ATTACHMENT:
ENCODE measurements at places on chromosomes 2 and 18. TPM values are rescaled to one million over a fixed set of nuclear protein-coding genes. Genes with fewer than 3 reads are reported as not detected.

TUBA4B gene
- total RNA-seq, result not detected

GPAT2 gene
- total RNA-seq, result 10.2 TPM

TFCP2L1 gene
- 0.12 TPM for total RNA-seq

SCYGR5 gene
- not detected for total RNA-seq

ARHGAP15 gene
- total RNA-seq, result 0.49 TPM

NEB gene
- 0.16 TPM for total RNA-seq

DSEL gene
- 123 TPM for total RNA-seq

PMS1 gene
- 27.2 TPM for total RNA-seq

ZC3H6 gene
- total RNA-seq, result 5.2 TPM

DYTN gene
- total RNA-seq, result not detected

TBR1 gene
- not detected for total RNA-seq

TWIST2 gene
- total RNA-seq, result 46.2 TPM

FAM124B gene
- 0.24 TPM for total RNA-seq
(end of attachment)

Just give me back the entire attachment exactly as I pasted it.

ENCODE measurements at places on chromosomes 2 and 18. TPM values are rescaled to one million over a fixed set of nuclear protein-coding genes. Genes with fewer than 3 reads are reported as not detected.

TUBA4B gene
- total RNA-seq, result not detected

GPAT2 gene
- total RNA-seq, result 10.2 TPM

TFCP2L1 gene
- 0.12 TPM for total RNA-seq

SCYGR5 gene
- not detected for total RNA-seq

ARHGAP15 gene
- total RNA-seq, result 0.49 TPM

NEB gene
- 0.16 TPM for total RNA-seq

DSEL gene
- 123 TPM for total RNA-seq

PMS1 gene
- 27.2 TPM for total RNA-seq

ZC3H6 gene
- total RNA-seq, result 5.2 TPM

DYTN gene
- total RNA-seq, result not detected

TBR1 gene
- not detected for total RNA-seq

TWIST2 gene
- total RNA-seq, result 46.2 TPM

FAM124B gene
- 0.24 TPM for total RNA-seq